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Photo courtesy of David Tomas Martinez

Poet and Big Read author

Poet David Tomas Martinez’s book (and new Big Read title) Hustle explodes with verbal dexterity about street life. Born in San Diego to a working class Chicano family, David Tomas Martinez found power and strength by running with a gang. A father at 17, he ended up in college as a returning student through sheer luck, and there he found strength and power through language. David became a poet and the rough side of town and the people he knew (and knows) there became his subjects. His first collection, and first publication, is Hustle which became a prize-winning book…and a new Big Read title. David’s joy in linguistic playfulness isn’t confined to the page. His honesty, exuberance, and charm comes through in this podcast as we walk with him down the streets of Southern California; there’s violence and meanness—but also heart-stopping moments of grace.

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Photo by Tom Pich

2018 National Heritage Fellow and African American Quilter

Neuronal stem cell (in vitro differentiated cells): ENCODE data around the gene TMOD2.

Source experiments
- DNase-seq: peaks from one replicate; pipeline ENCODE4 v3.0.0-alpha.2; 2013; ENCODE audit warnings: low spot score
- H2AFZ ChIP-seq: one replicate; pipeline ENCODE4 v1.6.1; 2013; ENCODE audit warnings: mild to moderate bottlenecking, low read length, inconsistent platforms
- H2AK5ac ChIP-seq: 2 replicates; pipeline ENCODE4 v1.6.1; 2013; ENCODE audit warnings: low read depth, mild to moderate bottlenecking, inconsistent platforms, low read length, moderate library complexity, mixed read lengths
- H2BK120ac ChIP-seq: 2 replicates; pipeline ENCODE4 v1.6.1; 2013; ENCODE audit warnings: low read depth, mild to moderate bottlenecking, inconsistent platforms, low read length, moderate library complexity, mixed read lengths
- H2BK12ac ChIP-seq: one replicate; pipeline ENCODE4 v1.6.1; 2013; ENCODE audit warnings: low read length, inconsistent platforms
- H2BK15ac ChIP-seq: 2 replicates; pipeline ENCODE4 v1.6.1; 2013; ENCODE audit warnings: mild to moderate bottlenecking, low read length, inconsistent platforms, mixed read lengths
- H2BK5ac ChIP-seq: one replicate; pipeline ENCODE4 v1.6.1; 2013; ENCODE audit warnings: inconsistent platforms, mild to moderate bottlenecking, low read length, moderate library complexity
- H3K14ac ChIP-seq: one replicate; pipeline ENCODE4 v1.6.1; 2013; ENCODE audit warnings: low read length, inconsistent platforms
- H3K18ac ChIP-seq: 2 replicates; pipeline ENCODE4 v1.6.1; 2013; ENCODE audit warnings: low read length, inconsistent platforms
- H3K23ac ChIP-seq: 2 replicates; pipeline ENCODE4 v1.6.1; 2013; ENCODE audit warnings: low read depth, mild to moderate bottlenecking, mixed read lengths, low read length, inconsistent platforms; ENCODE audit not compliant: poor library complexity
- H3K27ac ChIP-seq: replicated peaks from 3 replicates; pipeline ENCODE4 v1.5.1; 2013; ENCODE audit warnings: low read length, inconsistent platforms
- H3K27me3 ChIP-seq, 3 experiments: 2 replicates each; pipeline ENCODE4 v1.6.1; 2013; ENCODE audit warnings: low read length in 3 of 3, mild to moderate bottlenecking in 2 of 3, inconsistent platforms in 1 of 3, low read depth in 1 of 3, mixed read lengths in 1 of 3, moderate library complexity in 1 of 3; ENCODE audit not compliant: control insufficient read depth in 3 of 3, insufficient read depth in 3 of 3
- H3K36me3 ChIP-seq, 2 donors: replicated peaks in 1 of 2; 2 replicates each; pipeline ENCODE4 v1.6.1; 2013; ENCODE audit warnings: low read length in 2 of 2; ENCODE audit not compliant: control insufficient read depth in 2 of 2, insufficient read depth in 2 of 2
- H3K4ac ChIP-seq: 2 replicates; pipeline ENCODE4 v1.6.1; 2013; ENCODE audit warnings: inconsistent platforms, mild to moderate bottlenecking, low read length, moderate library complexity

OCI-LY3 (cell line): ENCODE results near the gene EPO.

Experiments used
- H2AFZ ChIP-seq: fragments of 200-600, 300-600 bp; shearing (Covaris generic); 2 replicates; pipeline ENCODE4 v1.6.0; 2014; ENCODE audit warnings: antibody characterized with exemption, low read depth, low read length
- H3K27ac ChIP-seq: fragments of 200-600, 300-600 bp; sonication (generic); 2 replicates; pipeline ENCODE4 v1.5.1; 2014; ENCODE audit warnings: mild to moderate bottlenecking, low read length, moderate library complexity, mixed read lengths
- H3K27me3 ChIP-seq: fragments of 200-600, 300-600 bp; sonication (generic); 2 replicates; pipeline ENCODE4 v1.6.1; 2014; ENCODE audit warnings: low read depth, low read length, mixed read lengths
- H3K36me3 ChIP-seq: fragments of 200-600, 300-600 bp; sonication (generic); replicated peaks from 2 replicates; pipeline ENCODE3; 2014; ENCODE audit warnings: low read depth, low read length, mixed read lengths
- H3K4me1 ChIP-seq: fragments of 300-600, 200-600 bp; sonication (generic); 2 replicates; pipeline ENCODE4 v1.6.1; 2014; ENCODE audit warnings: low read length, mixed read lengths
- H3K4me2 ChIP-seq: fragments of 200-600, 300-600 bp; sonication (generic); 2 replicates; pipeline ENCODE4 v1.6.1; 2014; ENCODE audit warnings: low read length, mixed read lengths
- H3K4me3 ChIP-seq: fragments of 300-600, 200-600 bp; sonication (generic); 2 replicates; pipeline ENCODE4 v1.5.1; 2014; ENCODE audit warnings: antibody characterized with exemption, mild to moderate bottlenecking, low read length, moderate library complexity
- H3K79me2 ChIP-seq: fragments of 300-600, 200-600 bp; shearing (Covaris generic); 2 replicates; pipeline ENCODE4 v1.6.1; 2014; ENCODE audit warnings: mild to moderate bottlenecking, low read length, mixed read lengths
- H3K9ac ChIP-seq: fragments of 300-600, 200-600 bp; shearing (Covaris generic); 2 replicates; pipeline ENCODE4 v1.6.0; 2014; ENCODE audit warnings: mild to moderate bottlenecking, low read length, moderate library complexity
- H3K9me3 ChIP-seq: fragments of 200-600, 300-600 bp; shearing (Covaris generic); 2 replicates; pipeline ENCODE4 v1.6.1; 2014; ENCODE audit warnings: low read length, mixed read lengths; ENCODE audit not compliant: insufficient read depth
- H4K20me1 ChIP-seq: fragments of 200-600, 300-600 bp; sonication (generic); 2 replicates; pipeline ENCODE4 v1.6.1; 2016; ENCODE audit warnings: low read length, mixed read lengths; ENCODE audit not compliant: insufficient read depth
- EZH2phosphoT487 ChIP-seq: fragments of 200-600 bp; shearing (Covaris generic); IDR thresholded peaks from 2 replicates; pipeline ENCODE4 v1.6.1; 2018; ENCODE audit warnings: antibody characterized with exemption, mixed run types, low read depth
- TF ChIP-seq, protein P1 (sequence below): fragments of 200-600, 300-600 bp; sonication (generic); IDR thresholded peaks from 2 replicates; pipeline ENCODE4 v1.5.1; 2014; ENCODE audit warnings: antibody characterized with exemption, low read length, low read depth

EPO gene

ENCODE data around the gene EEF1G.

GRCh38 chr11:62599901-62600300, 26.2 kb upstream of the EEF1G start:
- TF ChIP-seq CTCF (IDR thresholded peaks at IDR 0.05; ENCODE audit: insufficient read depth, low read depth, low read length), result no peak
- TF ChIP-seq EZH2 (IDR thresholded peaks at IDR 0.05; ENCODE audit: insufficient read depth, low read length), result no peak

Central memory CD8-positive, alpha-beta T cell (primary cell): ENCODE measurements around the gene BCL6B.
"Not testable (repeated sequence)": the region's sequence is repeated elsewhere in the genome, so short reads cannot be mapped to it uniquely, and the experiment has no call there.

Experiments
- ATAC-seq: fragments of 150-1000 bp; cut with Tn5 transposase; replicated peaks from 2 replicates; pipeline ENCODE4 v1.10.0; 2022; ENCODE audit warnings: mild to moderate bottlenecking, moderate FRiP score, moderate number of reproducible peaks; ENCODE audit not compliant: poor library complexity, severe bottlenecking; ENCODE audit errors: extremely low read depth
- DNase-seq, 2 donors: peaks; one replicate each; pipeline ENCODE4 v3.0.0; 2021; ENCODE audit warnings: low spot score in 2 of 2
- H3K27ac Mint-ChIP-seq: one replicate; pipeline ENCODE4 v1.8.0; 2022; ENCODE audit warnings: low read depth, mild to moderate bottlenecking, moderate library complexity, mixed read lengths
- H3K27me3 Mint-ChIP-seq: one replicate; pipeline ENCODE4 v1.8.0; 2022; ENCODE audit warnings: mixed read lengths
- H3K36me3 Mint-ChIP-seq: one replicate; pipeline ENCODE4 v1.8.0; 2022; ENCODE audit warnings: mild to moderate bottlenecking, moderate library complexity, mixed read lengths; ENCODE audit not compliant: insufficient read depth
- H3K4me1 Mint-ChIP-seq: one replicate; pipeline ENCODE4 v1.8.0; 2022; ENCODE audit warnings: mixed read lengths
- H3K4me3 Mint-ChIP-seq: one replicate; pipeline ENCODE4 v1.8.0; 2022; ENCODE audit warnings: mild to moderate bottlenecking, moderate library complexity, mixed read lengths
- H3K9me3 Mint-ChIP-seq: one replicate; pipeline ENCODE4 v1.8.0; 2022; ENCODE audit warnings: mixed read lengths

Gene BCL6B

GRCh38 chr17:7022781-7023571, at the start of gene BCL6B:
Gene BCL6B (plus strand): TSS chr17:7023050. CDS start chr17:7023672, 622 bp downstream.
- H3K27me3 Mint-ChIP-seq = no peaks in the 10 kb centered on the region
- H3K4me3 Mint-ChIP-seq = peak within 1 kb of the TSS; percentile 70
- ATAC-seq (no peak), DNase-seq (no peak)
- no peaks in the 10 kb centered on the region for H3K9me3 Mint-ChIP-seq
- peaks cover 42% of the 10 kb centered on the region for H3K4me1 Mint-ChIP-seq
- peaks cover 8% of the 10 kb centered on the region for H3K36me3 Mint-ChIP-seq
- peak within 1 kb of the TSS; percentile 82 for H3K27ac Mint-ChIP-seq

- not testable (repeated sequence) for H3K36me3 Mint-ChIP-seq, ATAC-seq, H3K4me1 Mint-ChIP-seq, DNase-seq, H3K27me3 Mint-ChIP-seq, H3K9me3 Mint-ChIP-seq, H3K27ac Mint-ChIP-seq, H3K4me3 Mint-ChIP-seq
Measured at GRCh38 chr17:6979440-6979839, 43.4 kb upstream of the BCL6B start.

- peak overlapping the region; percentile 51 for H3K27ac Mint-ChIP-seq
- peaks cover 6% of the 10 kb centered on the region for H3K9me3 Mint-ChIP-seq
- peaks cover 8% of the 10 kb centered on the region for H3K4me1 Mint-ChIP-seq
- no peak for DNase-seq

2018 National Heritage Fellow African American Quilter Marion Coleman is a story teller with fabric. Her narrative quilts depict personal stories, history, and portraits…from small nightclubs in Oakland to a series about Black Cowboys to the life story of the first African American woman pilot—Marion’s quilts create visual stories. She’s combines both traditional and contemporary quiltmaking techniques, using ceramics, whole garments, buttons, paper, and photographs in her quilts. Sometimes, she transfers photo imagery onto the quilt itself—which she then fills in with fabric. Her distinctive way of looking at the world is apparent in her conversation as well. Listen to the podcast and follow Marion from Texas to Oakland where she had a thirty year career as a social worker and became one of the most innovative quilters of her time.